“One thing that is interesting about this data is, oftentimes in the literature, researchers just look at whether there is a correlation between tracking and overall weight loss outcomes. Ran took a data science approach to the data and found there is more to the story,” Pagoto says. “Now we’re seeing different patterns of tracking. This will help us identify when to provide extra assistance and who will need it the most.”
“For me, what’s exciting about these digital programs is that we have a digital footprint of participant behavior,” says Xu. “We can drill down to the nitty-gritty of what people do during these programs. The data can inform precision medicine approaches, where we can take this data science perspective, identify patterns of behavior, and design a targeted approach.”
“Before, it felt like we were flying in the dark or just going by anecdotes or self-reported measures, but it’s different now that we have so much user data. We need data science to make sense of all these data. This is where team science is so important because clinical and data scientists think about the problem from very different perspectives, but together, we can produce insights that neither of us could do on our own. This must be the future of this work,” says Pagoto.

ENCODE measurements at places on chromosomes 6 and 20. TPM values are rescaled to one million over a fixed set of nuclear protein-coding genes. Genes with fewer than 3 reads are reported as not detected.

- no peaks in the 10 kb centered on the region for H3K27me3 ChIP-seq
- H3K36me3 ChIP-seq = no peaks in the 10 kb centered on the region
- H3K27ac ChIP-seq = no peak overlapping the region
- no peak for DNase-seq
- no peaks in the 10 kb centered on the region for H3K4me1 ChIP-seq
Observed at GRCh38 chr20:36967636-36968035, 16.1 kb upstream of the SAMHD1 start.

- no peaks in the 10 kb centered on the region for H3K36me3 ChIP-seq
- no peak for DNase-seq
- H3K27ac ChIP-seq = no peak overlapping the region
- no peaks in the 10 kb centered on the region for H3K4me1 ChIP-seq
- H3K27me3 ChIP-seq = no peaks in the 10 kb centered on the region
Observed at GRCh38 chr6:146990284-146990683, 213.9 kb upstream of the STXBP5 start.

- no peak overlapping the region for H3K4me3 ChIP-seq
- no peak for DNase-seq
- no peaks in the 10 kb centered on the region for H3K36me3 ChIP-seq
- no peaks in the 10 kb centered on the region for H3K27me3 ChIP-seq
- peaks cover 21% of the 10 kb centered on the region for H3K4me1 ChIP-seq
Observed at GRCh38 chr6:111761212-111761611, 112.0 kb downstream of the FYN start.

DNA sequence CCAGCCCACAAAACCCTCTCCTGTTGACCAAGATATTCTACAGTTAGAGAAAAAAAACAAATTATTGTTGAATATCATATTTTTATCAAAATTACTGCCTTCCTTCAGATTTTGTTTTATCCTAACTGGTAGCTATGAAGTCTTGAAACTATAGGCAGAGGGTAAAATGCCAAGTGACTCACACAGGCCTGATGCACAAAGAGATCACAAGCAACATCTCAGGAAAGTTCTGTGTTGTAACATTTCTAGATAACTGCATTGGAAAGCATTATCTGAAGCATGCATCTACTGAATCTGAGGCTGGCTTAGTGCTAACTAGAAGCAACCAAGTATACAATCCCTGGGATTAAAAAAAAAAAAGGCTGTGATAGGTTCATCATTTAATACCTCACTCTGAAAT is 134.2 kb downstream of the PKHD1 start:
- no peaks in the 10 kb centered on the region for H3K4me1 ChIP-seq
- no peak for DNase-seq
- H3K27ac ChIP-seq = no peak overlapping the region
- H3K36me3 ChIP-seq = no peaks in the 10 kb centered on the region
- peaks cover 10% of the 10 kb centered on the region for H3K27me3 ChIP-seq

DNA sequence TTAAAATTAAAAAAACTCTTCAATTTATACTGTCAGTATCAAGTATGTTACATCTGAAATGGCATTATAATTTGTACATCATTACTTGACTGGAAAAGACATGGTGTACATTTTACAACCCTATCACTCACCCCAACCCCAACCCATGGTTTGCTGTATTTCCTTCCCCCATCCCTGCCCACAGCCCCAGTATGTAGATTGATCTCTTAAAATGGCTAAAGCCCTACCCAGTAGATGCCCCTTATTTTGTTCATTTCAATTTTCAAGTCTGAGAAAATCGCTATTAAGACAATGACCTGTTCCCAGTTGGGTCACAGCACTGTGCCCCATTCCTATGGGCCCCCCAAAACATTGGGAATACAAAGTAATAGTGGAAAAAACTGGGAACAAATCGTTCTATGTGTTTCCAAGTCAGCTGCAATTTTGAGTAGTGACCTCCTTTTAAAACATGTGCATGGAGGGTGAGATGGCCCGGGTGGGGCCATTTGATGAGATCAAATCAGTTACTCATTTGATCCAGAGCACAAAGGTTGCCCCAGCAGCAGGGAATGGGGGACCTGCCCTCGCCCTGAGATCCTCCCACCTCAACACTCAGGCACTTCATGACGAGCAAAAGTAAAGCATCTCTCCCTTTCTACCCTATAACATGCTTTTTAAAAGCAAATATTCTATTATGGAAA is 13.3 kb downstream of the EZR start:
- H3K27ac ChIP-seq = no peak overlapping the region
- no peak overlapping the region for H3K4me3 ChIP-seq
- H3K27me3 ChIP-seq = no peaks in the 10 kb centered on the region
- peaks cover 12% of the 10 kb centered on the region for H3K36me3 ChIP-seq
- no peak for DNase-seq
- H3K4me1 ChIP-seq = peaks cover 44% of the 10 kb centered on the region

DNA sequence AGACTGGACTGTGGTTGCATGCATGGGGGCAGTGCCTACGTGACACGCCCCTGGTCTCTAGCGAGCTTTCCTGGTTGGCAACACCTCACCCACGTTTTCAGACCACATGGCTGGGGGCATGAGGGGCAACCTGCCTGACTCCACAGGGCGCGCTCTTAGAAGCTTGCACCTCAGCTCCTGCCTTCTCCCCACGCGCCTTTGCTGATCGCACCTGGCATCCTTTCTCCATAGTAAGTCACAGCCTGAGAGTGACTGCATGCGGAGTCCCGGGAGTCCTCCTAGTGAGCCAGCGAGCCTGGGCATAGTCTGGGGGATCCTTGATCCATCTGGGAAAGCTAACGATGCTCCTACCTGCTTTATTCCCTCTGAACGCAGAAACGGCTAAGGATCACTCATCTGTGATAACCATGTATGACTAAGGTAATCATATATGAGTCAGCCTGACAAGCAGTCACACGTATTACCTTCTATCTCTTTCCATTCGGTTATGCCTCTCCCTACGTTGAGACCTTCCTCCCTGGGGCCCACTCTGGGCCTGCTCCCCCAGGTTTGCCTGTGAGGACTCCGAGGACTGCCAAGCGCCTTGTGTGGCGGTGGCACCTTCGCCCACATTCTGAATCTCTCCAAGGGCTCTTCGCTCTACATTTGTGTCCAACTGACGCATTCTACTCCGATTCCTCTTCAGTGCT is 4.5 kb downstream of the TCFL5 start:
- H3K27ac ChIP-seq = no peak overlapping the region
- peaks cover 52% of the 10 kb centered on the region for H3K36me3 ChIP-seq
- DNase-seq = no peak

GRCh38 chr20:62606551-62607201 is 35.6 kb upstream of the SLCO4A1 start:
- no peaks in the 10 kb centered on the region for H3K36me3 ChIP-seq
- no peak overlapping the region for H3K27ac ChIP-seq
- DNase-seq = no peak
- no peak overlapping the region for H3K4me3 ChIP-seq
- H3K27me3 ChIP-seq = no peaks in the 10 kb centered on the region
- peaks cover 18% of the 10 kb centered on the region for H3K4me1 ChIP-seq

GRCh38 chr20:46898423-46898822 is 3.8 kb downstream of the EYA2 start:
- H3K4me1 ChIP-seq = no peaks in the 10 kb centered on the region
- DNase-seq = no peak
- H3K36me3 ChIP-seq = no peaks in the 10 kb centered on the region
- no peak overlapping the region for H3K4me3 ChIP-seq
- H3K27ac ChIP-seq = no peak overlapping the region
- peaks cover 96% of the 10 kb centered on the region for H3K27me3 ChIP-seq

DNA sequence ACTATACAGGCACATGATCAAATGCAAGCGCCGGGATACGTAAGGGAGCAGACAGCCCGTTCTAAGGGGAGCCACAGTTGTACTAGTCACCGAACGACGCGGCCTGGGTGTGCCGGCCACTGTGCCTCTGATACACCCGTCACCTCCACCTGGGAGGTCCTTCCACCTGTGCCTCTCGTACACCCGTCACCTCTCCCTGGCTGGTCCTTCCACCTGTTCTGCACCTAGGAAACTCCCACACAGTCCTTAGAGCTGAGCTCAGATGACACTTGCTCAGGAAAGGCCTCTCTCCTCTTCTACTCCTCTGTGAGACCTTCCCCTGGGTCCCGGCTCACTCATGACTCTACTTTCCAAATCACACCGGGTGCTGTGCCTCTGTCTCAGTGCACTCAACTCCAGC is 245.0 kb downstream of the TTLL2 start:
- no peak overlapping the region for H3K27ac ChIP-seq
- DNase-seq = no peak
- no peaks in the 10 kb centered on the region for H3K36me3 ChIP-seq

Xu agrees: “From a data science perspective, machine learning is exciting but if we just have machine learning, we only know what people do, but we don’t know why or what to do with this information. That’s where we need clinical scientists like Sherry to make sense of these results. That’s why team science is so important.”
As with anything you read on the internet, this article should not be construed as medical advice; please talk to your doctor or primary care provider before changing your wellness routine. This article is not intended to provide a medical diagnosis, recommendation, treatment, or endorsement.